Medical billing is an integral part of the healthcare industry, and those considering this as a career path might be wondering what the job involves. While each medical facility and biller has its own set of processes to follow, there are some basic steps that make up the medical billing process. Following these steps from start to finish ensures accuracy and the prompt payment of invoices sent to the insurance company.
Patient registration involves collecting vital information about the patient such as their name, date of birth, address, and brief medical history. Reception staff give the patient a form to complete with questions about their background, family health, demographics, etc. The reason for their visit is also recorded as well as details about their insurance plan. Once all this information is captured, it is the responsibility of the medical biller to ensure accurate information has been provided.
The information provided on the patient’s insurance card must be checked and verified before the patient sees the physician. The insurance company must confirm that the visit it covered and how much they will cover. In some instances, patients will have secondary cover. If so, this insurance company must also be contacted to confirm they will cover the rest of the bill. The patient will be advised if there are any costs not covered by insurance.
Recording Visit Details
Once the patient has left, details of the visit, including any diagnoses and treatment, will be provided to the medical coder who will translate every aspect of the patient’s visit into alpha-numeric codes. Diagnostic code lookup is just one part of the process. Coders must also match treatments, medications, and administration tasks to their relevant codes. This is made easier by way of online databases, such as those provided by experts on CPT Codes at Findacode.com.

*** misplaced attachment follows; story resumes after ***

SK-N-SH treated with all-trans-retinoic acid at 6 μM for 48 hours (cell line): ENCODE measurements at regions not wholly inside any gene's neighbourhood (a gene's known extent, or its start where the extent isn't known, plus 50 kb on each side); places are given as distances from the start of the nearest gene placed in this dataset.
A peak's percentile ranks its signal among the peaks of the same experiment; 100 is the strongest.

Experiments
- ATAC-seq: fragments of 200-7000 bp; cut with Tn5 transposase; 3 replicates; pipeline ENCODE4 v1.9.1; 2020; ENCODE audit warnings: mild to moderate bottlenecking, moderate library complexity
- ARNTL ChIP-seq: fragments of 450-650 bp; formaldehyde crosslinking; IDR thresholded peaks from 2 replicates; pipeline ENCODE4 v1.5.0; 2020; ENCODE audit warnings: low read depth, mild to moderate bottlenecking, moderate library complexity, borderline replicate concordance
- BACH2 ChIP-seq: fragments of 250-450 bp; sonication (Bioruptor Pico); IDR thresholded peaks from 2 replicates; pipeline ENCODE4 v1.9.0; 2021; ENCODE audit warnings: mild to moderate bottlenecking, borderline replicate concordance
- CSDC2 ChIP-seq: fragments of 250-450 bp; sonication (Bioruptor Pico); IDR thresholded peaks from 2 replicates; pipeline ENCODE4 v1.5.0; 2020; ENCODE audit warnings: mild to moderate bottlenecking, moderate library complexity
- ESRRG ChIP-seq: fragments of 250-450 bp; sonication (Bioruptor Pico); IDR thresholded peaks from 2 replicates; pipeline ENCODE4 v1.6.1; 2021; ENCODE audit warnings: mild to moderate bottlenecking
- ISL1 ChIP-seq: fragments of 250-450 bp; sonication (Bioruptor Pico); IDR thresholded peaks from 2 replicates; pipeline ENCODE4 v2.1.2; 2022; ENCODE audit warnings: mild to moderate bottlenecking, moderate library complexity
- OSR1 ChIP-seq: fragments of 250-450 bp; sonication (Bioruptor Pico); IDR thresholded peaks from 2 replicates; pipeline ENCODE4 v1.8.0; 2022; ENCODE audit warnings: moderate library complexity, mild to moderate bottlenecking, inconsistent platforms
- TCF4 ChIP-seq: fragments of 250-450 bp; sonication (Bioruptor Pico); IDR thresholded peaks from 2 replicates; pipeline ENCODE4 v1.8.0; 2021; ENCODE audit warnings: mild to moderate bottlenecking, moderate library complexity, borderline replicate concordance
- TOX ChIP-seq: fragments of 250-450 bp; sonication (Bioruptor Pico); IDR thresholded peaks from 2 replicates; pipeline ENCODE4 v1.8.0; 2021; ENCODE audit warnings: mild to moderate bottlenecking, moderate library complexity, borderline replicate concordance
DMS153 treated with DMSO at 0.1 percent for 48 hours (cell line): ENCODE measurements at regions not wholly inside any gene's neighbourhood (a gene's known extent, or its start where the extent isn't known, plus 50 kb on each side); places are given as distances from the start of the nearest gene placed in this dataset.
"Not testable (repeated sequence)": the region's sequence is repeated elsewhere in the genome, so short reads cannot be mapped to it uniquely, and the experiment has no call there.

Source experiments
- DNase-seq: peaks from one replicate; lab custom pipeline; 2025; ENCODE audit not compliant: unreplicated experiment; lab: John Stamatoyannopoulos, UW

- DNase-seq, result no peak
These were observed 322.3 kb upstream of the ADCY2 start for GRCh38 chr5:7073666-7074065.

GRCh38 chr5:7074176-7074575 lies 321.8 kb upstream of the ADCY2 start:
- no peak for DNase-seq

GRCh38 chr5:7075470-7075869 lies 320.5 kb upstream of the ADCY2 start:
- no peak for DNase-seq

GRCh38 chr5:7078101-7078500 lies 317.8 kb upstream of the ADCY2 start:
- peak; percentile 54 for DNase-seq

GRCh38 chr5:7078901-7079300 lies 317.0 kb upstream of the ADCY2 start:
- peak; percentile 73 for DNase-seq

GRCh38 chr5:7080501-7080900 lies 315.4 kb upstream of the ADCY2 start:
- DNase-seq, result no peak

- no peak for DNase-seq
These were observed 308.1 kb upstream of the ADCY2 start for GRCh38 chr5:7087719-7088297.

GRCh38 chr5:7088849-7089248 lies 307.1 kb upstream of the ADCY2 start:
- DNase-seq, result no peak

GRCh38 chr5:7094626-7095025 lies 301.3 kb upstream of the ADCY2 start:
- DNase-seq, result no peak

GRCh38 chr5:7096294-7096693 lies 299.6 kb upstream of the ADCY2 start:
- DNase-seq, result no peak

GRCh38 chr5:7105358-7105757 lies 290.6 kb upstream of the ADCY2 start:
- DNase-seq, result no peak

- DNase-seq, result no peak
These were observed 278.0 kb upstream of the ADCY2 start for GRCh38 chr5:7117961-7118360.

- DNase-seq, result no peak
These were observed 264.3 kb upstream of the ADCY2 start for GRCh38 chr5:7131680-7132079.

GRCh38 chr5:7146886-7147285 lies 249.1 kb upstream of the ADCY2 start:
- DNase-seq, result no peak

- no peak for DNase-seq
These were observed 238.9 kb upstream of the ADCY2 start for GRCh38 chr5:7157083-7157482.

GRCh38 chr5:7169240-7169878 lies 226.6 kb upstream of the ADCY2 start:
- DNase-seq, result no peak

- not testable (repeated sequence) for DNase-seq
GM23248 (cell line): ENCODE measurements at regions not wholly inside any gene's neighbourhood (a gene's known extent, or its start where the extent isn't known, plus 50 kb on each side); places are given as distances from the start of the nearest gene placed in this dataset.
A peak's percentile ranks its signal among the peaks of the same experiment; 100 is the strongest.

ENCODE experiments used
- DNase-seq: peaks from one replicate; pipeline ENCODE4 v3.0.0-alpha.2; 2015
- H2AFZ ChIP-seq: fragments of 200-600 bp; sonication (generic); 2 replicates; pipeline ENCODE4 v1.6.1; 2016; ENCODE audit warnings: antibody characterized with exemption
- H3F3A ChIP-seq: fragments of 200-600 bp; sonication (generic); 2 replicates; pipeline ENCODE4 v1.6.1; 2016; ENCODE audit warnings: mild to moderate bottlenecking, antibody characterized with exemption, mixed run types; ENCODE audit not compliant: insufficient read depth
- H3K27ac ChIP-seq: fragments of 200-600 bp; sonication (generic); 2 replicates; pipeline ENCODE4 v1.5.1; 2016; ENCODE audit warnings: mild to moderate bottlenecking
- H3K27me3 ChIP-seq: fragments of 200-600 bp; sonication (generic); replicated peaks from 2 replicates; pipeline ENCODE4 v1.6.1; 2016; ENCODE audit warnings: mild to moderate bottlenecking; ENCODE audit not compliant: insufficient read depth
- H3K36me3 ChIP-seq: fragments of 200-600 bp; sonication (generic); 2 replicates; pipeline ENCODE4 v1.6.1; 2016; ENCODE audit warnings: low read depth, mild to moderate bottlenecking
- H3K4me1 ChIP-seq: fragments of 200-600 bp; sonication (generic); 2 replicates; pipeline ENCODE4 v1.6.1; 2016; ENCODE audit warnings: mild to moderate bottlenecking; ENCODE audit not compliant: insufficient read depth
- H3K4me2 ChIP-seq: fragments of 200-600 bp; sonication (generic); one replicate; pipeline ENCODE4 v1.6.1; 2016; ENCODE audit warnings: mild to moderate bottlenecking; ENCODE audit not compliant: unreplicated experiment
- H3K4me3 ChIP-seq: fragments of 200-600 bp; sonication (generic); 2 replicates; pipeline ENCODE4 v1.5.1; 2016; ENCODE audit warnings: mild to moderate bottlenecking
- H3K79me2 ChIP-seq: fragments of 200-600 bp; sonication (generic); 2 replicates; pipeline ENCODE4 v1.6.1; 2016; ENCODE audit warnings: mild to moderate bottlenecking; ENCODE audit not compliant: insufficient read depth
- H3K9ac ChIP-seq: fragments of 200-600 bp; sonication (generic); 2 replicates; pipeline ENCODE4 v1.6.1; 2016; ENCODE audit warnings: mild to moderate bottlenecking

Creating a Claim
Once details of the visit have been entered onto the system, a claim for payment from the insurance company or companies can be created. If the patient is to be billed for any part of the treatment, the biller will need to raise an invoice for this too.
Submitting the Claim
All claims must be checked for accuracy before they can be sent to the insurance company. They must also be checked for HIPAA compliance and to ensure that they meet the insurance companies’ rules and regulations. Claims are submitted to insurance companies through Electronic Data Interchange (EDI), where they are double-checked for accuracy. Claims may be rejected here for a variety of issues such as missing mandatory fields, invalid information, and non-compliance with the insurance company’s policies.
Assessment of Claims
Once a successful submission has been made, the insurance company will assess it and determine if and how much of the claim they are going to reimburse. They will either accept, reject, or deny it. Accepting the claim means they are willing to pay all or some of the charges, rejecting means there is an error and it will be sent back to the biller, while denying means they are refusing to pay for the claim (usually because they do not cover the treatment provided).
Billers must check rejected claims for errors before resubmitting them. For denied claims, the biller may have to follow up with the patient for payment. A statement will be sent to the patient providing details of any payments made by the insurance company with a bill for the amount due along with information about how and when this can be paid. The biller must also follow up with insurance companies for payment once a claim has been accepted.